Marina, California

Coordinates: 36°41′04″N 121°48′08″W / 36.68444°N 121.80222°W / 36.68444; -121.80222
From Wikipedia, the free encyclopedia

City of Marina
City of Marina welcome sign
City of Marina welcome sign
Location in Monterey County and the state of California
Location in Monterey County and the state of California
Marina is located in the United States
Location in the United States
Coordinates: 36°41′04″N 121°48′08″W / 36.68444°N 121.80222°W / 36.68444; -121.80222
CountryUnited States
IncorporatedNovember 13, 1975[1]
 • MayorBruce Delgado (G)[2][3]
 • State senatorJohn Laird (D)[4]
 • AssemblymemberRobert Rivas (D)[4]
 • U. S. rep.Jimmy Panetta (D)[5]
 • Total9.81 sq mi (25.4 km2)
 • Land8.91 sq mi (23.1 km2)
 • Water0.90 sq mi (2.3 km2)  9.19%
Elevation43 ft (13 m)
 • Total22,359
 • Density2,510.0/sq mi (969.1/km2)
Time zoneUTC-8 (Pacific)
 • Summer (DST)UTC-7 (PDT)
ZIP code
Area code831
FIPS code06-45778
GNIS feature IDs1659061, 2411035

Marina is a city in Monterey County, California, United States. As of the 2020 census, the population was 22,359,[8] up from 19,718 in 2010. The city is located along the central coast of California, 8 miles (13 km) west of Salinas[9] and 8 miles (13 km) northeast of Monterey. It is on California State Route 1 between Monterey and Santa Cruz and sits at an elevation of 43 feet (13 m).[7]

Marina was incorporated in 1975 and is the newest city in the Monterey area. It includes part of the California State University, Monterey Bay campus, the UC Santa Cruz UC MBEST center, and the Veterans Transition Center (VTC). In 2012, Marina was named one of the 100 Best Communities for Young People by America's Promise Alliance.[10] The Fort Ord Station Veterinary Hospital, built in 1941 to provide healthcare for U.S. Army horses and mules, was listed on the National Register of Historic Places in 2014.


William Locke-Paddon founded the town on 1,500 acres (6.1 km2) of land he bought for the purpose.[9] The Marina post office opened in 1916.[9] Marina incorporated in 1975.[9] The city's history is intertwined with that of Fort Ord. Fort Ord lands were used as an infantry training center since the Mexican–American War. Major growth took place in 1938 with the first joint Army and Navy maneuvers held in 1940.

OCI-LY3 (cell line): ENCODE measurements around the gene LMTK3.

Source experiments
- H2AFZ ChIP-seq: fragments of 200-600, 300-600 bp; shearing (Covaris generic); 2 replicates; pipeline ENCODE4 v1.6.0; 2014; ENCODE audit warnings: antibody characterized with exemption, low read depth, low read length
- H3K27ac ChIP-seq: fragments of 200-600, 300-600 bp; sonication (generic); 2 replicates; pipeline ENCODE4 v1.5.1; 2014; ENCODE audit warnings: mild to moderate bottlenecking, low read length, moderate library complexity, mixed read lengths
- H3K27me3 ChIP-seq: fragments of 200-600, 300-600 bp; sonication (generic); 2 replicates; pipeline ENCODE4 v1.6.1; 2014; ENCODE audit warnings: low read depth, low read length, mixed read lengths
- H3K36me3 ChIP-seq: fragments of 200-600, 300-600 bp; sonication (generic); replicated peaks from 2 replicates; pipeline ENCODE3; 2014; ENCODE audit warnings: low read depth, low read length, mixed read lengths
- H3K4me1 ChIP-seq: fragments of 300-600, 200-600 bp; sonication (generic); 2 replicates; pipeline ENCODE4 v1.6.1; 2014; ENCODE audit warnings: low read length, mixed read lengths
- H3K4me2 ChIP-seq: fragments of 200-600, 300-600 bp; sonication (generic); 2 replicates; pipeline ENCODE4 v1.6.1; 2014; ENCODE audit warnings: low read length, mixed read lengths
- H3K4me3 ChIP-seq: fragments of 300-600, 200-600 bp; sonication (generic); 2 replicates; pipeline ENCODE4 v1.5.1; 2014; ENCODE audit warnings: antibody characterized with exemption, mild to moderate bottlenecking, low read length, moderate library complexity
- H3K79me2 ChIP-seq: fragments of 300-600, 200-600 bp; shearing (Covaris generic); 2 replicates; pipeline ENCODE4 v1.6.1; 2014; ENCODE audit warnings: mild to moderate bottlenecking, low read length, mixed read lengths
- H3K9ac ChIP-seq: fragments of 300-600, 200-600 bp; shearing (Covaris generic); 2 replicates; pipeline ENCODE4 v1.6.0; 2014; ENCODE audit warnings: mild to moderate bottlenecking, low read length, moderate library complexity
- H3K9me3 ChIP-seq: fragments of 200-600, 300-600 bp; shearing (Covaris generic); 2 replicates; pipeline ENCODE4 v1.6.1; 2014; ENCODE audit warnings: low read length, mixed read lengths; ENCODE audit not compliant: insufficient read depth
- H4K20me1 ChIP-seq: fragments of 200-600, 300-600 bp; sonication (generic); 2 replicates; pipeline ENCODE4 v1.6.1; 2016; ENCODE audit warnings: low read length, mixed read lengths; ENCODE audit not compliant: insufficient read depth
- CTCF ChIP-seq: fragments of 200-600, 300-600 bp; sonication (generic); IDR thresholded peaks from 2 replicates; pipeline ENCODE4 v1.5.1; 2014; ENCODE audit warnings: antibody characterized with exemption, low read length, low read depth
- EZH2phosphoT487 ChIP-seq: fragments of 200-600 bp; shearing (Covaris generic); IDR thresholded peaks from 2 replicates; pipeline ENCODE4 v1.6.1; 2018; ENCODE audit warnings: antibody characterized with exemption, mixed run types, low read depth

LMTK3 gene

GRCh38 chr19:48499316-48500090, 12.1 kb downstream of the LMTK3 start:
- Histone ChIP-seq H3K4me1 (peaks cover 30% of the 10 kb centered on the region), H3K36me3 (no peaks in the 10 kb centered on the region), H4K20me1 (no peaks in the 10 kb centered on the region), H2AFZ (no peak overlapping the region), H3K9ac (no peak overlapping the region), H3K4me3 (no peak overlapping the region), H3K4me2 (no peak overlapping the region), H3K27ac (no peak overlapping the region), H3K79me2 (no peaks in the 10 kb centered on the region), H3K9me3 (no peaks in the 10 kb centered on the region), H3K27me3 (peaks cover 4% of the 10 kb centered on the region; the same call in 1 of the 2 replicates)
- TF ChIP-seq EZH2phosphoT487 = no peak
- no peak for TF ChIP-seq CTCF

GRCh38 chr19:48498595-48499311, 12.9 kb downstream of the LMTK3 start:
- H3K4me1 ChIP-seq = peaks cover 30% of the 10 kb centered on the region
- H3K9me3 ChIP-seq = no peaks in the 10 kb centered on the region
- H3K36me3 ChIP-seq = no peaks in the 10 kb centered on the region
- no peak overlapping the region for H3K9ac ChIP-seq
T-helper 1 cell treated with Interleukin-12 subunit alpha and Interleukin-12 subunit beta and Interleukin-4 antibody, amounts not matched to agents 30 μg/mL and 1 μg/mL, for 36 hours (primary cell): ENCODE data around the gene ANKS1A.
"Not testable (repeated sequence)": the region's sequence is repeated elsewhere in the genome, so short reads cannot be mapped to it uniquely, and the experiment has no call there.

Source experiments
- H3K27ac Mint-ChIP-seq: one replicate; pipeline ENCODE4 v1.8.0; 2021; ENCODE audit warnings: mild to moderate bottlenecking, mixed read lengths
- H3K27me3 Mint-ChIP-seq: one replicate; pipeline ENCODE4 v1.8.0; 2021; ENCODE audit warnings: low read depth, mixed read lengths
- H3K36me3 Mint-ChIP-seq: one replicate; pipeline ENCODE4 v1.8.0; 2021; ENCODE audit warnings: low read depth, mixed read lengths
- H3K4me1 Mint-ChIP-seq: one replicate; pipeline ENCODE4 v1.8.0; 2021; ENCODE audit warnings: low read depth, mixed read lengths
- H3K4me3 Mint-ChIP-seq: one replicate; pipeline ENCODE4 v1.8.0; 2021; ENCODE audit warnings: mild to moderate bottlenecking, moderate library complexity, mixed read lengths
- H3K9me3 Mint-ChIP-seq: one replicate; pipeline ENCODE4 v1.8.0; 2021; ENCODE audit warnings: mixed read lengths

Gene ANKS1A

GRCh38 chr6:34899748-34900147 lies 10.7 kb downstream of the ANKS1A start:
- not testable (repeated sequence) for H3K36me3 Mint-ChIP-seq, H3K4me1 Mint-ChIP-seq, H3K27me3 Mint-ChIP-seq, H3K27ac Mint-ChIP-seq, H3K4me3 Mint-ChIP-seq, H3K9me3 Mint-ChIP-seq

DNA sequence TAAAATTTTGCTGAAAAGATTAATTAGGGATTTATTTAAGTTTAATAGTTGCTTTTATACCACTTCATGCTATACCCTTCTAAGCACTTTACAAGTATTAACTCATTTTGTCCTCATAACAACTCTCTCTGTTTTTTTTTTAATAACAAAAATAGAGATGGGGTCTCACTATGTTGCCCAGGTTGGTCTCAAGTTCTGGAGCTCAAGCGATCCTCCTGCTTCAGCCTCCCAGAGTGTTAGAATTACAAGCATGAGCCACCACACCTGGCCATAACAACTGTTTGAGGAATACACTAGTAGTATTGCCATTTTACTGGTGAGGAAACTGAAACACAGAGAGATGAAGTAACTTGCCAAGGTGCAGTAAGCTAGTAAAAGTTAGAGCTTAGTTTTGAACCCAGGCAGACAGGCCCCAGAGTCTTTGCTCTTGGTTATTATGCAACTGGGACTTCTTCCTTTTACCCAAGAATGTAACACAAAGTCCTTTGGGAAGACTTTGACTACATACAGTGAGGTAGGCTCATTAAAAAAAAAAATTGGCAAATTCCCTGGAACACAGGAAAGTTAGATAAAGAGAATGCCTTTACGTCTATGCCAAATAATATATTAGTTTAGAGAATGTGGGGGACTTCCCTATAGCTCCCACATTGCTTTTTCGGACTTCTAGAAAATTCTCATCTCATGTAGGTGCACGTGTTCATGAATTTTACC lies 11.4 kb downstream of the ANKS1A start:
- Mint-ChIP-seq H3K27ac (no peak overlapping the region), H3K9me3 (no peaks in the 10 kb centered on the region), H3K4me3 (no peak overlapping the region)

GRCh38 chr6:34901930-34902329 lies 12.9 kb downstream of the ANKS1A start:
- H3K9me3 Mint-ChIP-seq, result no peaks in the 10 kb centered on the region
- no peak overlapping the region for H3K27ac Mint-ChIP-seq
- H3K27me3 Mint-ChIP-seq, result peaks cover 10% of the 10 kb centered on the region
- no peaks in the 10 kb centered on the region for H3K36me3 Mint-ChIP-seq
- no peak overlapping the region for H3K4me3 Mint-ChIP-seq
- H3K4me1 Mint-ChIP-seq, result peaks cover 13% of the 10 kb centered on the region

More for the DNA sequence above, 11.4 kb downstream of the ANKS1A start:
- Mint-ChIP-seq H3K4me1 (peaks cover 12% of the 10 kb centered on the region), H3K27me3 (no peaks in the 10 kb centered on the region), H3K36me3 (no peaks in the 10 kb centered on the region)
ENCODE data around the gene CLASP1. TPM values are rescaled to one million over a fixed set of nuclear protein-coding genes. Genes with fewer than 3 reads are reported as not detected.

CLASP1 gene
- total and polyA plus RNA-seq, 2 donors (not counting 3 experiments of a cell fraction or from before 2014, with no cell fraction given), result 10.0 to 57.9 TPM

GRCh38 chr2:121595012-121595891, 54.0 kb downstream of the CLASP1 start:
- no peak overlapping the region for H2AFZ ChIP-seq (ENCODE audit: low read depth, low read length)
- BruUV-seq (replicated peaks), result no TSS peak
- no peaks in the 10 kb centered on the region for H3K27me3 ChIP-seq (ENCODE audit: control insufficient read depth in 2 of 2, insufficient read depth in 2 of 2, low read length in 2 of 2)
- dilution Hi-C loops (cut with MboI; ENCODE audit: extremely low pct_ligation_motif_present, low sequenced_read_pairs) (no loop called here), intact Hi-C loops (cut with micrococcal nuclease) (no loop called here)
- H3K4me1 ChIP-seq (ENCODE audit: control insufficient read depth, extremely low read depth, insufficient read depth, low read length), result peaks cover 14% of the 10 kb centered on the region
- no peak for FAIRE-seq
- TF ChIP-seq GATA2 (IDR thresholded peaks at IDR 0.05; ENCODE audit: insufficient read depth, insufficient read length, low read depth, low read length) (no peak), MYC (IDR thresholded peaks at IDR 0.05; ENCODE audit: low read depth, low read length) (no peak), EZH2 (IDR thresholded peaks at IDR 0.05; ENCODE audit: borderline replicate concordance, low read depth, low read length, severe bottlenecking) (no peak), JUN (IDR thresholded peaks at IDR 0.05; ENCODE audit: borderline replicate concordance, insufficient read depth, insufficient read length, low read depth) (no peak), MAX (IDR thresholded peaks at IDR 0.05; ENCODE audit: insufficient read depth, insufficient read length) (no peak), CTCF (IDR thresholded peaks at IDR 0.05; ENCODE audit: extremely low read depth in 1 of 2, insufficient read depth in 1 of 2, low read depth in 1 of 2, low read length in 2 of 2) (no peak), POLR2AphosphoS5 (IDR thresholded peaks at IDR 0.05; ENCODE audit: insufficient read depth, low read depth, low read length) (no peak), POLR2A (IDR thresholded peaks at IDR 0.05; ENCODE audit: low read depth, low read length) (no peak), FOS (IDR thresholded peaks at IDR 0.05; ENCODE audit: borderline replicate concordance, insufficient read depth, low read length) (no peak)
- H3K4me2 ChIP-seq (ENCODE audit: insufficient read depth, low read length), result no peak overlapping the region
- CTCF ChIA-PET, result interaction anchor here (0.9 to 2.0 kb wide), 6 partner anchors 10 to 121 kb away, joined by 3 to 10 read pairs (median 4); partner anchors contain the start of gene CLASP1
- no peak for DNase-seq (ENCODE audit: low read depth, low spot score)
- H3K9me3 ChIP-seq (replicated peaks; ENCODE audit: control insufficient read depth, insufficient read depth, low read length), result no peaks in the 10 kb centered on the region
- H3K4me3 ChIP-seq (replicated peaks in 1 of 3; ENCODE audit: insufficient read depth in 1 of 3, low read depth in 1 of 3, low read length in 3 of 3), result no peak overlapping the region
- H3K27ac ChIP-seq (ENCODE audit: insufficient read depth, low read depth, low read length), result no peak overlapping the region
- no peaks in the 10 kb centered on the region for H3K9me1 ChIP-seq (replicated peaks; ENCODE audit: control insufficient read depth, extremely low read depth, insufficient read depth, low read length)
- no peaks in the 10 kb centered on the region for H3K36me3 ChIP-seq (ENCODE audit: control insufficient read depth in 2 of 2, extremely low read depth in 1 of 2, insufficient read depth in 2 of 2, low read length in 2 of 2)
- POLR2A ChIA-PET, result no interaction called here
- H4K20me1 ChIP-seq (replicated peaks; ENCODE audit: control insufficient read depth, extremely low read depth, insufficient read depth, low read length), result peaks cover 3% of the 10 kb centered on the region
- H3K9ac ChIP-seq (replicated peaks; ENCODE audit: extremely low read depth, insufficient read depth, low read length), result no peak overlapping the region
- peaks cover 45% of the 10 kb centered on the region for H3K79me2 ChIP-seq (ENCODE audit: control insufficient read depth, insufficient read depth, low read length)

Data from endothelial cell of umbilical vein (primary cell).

Fort Ord was selected in 1991 for decommissioning, and the post formally closed after troop reassignment in 1994.[11][12] In July 1994, the California State University, Monterey Bay, began its first academic year, and barracks were soon transformed into dorms.

As a result of base closure, some of the last undeveloped natural wildlands on the Monterey Peninsula are now overseen by the Bureau of Land Management, including 86 miles (138 km) of trails for the public to explore on foot, bike or horseback. In 2012, President Barack Obama designated 14,000 acres (57 km2) of the closed base as a national monument managed by the BLM.[13]

Cemex had a sand mining operation in the city along the Monterey Bay coastline that concerned environmentalists and scientists. The California Coastal Commission in March 2016 issued a Cease and Desist order asking for "administration civil penalties", stating that "the operation is narrowing beaches and impacting environmentally sensitive habitat." Cemex denied the allegations and continued to operate.[14] A settlement was reached in 2017, and CEMEX ended mining in December 2020.[15]


Unlike most other coastal cities in California, Marina's coastline remains undeveloped and protects rare species of butterflies, buckwheat, and sea lettuce. The city plans to adapt to climate change and sea level rise, based on managed retreat, and has been described as an example for other coastal cities.[11]


Historical population
U.S. Decennial Census[16]
Residential neighborhood


At the 2010 census Marina had a population of 19,718. The population density was 2,019.6 inhabitants per square mile (779.8/km2). The racial makeup of Marina was 8,904 (45.1%) White, 1,487 (7.5%) African American, 140 (0.7%) Native American, 2,931 (9.9%) Asian, 544 (2.8%) Pacific Islander, 2,738 (13.9%) from other races, and 1,974 (10.0%) from two or more races. Hispanic or Latino of any race were 5,372 persons (27.2%).[17]

The census reported that 18,827 people (95.5% of the population) lived in households, 891 (4.5%) lived in non-institutionalized group quarters, and no one was institutionalized.